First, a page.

They eventually gathered enough evidence to prove that she had given Gordon and McDonald a total of $14,000 to $15,000 via a series of transfers.

Phone records revealed that she made numerous calls to Gordon the day of the murder.

Idle threat. Detectives found the local Days Inn room where Gordon had stayed and discovered a pair of Voit sneakers and a man’s sweatshirt that had Louis’s blood on them. And a sneaker tread matched a footprint at the crime scene.

Meanwhile, once Denise realized the police considered her a serious suspect, she disguised her voice and left a threatening message (“You’ll be sorry, Denise…”) on her own answering machine in hopes of throwing off investigators.

No luck with that ploy, because detectives traced the call to Dooley Groves, the citrus fruit store where Denise worked as a manager. They saw her enter the business just before the time of the phone call and exit soon after.

The ultimate penalty. Police arrested Denise, then 34, at Tampa International Airport as she was waiting to board a flight to Kingston, Jamaica. She was held without bail.

Florida investigators tracked down the assassins and put them as well as Denise on trial in 1995.

Daughters Natalie and Selena (foreground) ended up in Jamaica with Denise Davidson’s father, Peter Davis (right), and one of her sisters

By this time, she had given birth in jail to Selena, her daughter with Cisneros. According to an account in the St. Petersburg Times, Denise’s face lit up when the baby made an appearance in court, which prosecutors complained was an attempt to win the jury’s favor.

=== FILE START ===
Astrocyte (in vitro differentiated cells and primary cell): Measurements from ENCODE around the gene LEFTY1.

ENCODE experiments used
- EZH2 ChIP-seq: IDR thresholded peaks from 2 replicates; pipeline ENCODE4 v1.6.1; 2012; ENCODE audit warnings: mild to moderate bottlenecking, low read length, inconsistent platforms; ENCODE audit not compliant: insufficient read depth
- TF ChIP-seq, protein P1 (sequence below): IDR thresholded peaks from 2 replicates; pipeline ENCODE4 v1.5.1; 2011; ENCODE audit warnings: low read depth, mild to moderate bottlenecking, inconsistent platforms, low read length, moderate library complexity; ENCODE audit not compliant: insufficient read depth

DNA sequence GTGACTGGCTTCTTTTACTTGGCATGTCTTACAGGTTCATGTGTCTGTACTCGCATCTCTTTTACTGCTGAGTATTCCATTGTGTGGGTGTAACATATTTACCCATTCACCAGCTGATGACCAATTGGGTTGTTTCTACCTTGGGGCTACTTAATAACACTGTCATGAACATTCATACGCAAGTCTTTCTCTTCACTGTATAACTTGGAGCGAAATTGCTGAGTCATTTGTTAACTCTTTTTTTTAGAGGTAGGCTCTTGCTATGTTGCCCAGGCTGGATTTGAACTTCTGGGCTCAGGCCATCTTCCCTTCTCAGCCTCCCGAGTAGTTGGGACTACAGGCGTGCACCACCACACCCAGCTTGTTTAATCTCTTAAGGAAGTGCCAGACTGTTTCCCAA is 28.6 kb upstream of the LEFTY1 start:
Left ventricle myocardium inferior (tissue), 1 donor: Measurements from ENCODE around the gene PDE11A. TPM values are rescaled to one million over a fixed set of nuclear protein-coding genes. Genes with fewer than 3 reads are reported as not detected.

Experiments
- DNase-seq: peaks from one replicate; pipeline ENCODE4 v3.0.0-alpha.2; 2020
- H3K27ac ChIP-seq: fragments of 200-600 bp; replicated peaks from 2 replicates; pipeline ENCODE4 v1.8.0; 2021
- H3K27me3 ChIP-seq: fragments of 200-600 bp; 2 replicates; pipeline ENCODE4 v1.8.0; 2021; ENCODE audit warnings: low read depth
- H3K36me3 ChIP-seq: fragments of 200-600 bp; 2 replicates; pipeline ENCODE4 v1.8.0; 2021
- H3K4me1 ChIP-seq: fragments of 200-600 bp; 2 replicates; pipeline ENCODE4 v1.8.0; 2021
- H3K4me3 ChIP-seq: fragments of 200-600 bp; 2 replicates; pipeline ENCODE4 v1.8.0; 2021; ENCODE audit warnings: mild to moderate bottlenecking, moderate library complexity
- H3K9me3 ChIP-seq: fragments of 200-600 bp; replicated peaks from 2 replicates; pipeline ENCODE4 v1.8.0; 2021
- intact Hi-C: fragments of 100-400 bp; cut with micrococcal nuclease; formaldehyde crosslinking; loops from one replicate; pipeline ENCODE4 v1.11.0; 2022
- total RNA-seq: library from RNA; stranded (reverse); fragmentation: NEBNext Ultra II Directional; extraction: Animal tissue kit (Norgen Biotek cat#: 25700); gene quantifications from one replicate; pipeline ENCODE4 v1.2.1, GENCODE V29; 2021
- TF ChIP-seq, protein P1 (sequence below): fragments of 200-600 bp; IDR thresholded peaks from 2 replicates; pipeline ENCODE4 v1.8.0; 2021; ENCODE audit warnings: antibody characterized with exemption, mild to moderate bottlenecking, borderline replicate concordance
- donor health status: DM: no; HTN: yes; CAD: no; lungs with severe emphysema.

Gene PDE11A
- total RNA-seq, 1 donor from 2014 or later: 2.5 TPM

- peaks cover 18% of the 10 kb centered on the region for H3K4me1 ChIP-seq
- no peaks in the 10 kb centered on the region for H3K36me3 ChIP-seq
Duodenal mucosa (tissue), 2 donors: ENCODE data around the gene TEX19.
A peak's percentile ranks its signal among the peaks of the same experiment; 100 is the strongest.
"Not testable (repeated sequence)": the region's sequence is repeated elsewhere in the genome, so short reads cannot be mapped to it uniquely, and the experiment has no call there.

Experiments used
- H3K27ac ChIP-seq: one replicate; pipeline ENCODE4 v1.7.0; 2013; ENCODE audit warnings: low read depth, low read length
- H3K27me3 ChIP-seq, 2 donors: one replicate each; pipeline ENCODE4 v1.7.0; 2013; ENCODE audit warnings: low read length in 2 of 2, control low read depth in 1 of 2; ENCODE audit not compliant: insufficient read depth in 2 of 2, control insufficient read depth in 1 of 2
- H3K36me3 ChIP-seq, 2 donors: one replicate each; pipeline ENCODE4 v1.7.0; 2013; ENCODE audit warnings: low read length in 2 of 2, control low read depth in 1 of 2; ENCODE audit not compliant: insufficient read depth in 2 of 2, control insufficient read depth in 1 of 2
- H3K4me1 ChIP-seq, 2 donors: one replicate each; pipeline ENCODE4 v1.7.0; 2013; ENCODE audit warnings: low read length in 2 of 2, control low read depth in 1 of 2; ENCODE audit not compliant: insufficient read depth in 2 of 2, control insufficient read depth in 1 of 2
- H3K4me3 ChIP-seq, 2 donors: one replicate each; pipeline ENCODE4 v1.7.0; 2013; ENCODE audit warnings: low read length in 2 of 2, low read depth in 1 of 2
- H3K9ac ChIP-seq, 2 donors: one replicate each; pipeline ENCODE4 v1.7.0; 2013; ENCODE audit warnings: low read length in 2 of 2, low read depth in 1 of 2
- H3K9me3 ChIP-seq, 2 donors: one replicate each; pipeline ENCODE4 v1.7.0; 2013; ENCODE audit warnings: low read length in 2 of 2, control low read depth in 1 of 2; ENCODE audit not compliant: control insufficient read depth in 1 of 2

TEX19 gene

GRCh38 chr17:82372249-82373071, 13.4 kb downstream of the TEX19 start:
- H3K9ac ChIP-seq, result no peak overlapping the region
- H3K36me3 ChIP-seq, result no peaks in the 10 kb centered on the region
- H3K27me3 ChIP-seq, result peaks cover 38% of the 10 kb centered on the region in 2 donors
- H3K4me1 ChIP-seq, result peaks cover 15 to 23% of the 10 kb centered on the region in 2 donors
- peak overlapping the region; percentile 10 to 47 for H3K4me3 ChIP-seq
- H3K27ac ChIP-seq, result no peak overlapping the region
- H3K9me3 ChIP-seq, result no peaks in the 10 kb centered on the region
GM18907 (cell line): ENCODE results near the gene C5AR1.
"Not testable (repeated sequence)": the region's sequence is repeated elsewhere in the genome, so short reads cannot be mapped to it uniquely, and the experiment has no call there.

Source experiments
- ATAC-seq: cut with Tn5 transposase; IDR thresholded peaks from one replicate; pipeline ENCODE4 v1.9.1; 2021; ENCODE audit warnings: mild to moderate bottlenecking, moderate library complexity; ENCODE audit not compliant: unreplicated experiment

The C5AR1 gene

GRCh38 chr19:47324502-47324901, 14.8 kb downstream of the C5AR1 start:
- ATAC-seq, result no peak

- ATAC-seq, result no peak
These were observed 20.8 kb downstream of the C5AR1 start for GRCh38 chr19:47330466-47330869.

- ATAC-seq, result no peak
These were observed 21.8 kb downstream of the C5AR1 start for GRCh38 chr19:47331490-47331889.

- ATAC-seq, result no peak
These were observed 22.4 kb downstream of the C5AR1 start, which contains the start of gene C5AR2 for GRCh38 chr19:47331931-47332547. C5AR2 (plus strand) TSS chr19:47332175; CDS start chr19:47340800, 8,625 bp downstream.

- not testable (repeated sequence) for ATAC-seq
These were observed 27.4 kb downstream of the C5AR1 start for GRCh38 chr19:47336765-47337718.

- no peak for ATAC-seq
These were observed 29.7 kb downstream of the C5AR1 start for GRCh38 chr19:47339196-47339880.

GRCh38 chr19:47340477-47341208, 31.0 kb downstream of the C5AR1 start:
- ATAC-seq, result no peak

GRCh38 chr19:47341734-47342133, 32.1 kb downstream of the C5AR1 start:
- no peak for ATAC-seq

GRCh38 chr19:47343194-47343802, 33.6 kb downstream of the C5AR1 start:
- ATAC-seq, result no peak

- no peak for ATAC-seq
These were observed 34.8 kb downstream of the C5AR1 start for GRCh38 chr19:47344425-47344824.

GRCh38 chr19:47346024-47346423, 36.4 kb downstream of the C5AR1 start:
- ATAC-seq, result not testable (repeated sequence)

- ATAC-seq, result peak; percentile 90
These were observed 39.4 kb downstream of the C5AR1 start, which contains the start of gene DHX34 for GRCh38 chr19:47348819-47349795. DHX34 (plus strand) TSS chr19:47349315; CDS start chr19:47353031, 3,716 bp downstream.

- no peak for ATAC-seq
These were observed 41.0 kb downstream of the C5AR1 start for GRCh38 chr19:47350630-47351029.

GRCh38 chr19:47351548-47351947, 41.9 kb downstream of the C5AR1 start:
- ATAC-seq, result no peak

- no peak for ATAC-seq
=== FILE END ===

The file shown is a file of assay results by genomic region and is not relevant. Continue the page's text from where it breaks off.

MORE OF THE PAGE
At the trial, Davidson testified that Cisneros had masterminded the murder plot without her cooperation.

The jury convicted her of solicitation for murder, and she got a life sentence.

At the hitmen’s trial, the jury voted in favor of the electric chair.

“Your honor,” McDonald read from a prepared statement, “God Most High told me to tell that you that you should override the jury’s 9 to 3 recommendation.”

Circuit Court Judge Susan F. Schaeffer, known as “Ms. Death” for her harsh sentencing, was unimpressed and gave Gordon and McDonald the death penalty for first degree murder.

Susan Carole Shore, an accomplice who served as a driver for the hired killers, testified for the prosecution and received probation.

Slippery boyfriend. Pittman, who appeared on Forensic Files, remarked that Leo Cisneros was too cowardly to kill the doctor himself. That seemed a little strange. Reluctance to slaughter an innocent man with one’s own hands sounds more like evidence of a bit of humanity.

Regardless, no one ever got to hear Cisneros’ side of the story at the trials.

He had vanished and was still missing when Forensic Files first aired “House Call” in 2002. In 2008, America’s Most Wanted sought help in finding him, without success.

Cisneros remains at large.

Filing away. It should be mentioned that “Leo Cisneros” is a relatively common name, and the internet has stories about at least two felons by that name, but neither of them is Denise Davidson’s former boyfriend, whose full name is Leonardo Anselmo Cisneros.

Robert Gordon

The two hitmen clearly had no idea where Cisneros was hiding out. Otherwise, they would have used the information to win themselves plea deals.

They both made efforts to get new trials, however.

Gordon filed an unsuccessful 1997 appeal claiming that having an all-white jury didn’t count as a jury of his peers and that the court had neglected to hold Denise Davidson accountable to the same standards that had factored into his punishment.

Meryl McDonald

He didn’t get anywhere with a writ of habeas corpus with the U.S. District Court for the Middle District of Florida in 2004, either.

Meryl McDonald filed a motion for rehearing , which was denied in 2007. (The Murderpedia page for each of the men provides links to the court papers.)

As of today, neither man has been executed. They’re prisoners in the maximum-security section of Union Correctional Institution in Raiford, Florida.

No deprivation camp. Regarding Denise Davidson, she is inmate #153691 at the Homestead Correctional Institution in Dade County, Florida.